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December 1999


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 Huna Article


Part 1

By Kihonua


How do I know thee
Have we met before?
I seem to know you 
But am yet unsure

How do I know
With every fibre of my being
That though the face is unknown
It is you that I am seeing 

How can I tell
Through eons of time,
That I have always been yours
And you mine.

How do I love Thee
For  I know that I do.
For life after life
I have loved only you.

How do I know
With steps unsure.
That the two of us
Have walked this way before.

How do I know
What makes me say
When questioned
That you and I go back a long way. 

How do I know
As I look in your face
That our love has transcended
All time and space.

How Do I know?
Itís enough that I do,
And for this moment in time
Iím united with you.


The above poem beautifully expresses something about the experience of reincarnation or as it is sometimes referred to "a past life" In this article and the next I want to explore something of the way in which the phenomena of reincarnation is viewed from the Huna perspective. Perhaps surprisingly the first thing I am going to say is that it does not exist! Have I piqued your interest? To be precise I should say that it doesn't exist in the way it is normally thought to work. The most usual way people think of past lives is that a human being has an immortal soul which reincarnates again and again through many lives learning and growing all the while. Eventually through many lives experience the soul reaches some transcendent level of development having "learned all its lessons" at this stage it no longer needs to reincarnate and can reunite with God (or perhaps move on to some other dimension of reality).

The basic problem that exists with this perspective on reincarnation from the Huna point of view is that in the huna teaching the soul is not considered to be immortal! Each soul is created anew from the divine flame and has a limited duration, just as the body does, even though it exists in a timeless realm or dimension that is not bound by the laws of relativistic time. The second problem is that in Huna the soul is considered to be perfect it does not have lessons to learn its existence. The fundamental aim of its existence is to express the power of love (which is its basic nature) through the body and mind out into the world.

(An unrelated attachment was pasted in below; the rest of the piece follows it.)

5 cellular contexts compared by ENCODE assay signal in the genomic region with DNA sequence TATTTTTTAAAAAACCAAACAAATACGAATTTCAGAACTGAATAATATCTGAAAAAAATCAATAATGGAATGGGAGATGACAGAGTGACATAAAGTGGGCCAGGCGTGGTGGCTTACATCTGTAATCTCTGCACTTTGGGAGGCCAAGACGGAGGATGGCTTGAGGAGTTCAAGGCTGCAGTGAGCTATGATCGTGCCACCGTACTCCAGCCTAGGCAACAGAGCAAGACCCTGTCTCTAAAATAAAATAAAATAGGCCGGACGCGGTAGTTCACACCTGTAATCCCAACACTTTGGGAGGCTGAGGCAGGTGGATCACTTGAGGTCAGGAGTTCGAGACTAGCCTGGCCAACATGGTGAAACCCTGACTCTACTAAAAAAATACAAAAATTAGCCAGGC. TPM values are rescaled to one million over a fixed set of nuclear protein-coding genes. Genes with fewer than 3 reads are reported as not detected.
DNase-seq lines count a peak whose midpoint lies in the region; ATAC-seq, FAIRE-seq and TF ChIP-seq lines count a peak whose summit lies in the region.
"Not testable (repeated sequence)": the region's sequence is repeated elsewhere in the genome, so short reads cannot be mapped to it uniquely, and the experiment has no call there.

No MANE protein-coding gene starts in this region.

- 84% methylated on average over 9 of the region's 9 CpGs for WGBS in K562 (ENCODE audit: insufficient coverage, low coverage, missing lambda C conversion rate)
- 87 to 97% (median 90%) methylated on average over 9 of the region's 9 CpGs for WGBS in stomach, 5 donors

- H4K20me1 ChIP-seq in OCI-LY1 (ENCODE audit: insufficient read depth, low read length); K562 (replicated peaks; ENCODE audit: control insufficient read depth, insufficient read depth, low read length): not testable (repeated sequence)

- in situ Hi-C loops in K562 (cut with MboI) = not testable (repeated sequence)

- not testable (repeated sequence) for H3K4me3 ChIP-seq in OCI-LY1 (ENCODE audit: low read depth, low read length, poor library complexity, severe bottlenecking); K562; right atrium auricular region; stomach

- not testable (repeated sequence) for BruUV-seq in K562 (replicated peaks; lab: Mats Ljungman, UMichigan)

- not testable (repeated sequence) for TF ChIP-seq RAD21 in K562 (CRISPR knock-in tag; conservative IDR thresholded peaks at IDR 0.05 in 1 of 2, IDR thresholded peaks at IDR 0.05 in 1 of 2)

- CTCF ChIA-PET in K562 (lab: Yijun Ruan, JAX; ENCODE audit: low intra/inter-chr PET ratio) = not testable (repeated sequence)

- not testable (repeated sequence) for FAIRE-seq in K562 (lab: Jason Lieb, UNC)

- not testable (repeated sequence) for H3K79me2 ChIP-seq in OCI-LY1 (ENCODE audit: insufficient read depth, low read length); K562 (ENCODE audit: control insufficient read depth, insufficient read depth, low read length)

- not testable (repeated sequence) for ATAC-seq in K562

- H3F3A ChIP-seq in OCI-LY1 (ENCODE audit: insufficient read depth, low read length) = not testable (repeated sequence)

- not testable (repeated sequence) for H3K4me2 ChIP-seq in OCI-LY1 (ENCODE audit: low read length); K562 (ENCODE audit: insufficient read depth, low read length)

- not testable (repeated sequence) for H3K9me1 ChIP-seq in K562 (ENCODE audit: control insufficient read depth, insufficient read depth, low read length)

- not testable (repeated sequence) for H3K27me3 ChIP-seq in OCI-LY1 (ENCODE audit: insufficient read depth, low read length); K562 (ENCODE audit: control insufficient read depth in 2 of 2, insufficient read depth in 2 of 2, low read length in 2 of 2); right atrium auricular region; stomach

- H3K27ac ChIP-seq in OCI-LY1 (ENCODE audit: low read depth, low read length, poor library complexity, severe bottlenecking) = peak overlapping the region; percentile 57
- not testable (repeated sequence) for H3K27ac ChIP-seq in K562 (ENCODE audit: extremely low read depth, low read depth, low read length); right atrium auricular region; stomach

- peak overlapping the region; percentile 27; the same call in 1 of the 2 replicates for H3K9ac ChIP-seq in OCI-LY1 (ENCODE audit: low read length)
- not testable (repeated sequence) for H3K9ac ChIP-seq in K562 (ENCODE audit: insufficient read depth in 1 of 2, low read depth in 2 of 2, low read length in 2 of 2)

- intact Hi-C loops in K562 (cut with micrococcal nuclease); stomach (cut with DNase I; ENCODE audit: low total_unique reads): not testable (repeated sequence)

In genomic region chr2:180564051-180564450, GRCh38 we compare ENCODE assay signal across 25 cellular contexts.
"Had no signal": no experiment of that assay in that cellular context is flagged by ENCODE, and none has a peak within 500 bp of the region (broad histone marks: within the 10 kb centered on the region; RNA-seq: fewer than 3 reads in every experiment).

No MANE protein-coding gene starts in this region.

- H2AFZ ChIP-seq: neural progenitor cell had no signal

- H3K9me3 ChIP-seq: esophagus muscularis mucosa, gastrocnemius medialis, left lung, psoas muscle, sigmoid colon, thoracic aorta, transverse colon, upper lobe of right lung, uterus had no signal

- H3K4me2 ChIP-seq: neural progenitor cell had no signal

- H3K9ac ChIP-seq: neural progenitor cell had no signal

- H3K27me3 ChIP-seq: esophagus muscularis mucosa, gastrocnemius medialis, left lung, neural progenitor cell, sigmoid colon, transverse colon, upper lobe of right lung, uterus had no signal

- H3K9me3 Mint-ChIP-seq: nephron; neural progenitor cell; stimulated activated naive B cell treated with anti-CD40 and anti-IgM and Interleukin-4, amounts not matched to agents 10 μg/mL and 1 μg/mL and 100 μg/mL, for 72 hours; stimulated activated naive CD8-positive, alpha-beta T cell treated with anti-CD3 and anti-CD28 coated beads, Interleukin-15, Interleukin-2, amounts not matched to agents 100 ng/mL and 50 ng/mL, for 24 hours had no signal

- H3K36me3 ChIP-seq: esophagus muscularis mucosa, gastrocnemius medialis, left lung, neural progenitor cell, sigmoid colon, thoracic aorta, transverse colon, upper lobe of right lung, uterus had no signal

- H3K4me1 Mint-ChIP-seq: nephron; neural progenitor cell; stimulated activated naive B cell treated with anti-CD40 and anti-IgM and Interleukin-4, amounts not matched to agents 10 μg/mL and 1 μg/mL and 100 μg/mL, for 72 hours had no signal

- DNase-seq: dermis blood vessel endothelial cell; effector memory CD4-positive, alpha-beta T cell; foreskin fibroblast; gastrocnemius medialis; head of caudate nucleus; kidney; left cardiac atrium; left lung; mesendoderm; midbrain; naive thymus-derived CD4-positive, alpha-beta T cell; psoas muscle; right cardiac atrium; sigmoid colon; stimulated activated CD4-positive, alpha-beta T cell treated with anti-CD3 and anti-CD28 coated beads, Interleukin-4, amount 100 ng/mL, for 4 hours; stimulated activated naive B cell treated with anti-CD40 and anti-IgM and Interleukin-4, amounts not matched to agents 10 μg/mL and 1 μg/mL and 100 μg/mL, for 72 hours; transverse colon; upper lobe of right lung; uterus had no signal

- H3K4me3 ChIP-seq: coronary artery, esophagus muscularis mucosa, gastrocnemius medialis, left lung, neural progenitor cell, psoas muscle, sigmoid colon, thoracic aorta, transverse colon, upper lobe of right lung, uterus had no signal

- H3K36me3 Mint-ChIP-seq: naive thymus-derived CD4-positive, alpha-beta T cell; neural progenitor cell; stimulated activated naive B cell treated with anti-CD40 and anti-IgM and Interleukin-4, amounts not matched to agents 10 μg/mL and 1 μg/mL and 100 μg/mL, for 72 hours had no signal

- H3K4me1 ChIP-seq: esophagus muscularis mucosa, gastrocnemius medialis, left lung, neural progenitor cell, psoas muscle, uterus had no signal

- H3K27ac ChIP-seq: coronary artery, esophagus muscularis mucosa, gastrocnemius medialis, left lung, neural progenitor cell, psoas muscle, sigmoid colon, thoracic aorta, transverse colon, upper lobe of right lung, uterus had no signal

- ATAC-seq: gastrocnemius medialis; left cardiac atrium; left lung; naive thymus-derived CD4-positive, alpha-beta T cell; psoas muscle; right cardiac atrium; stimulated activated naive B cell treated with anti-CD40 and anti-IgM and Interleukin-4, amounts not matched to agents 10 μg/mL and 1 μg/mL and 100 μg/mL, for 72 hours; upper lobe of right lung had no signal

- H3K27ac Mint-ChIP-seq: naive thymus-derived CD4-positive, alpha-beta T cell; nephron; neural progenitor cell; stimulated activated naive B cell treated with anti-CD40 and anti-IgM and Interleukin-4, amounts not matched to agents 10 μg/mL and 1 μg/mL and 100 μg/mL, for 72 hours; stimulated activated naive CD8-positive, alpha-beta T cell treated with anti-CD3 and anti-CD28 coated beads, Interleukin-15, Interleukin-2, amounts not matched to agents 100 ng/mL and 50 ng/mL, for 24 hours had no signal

From a huna perspective if a soul exists in a realm beyond time then it is quite possible for any individual soul to have access to the experience of potentially every human soul  that has ever existed and to have immediate knowledge of every possible lesson that life could offer.

In Huna there is a continuous sense of direct connection with your elders and ancestors who act as guides in your life so that you can achieve an easy expression of your soul nature, the love that burns within. The idea of past lives simply never had the same political and social relevance that it did in certain parts of Asia.

In the second part of this article we will look at just what part of the human being is considered to be immortal within the Huna tradition and how that part can have the experience of many lives in a real physical sense. What is known in Hawaii as "kino lau".  


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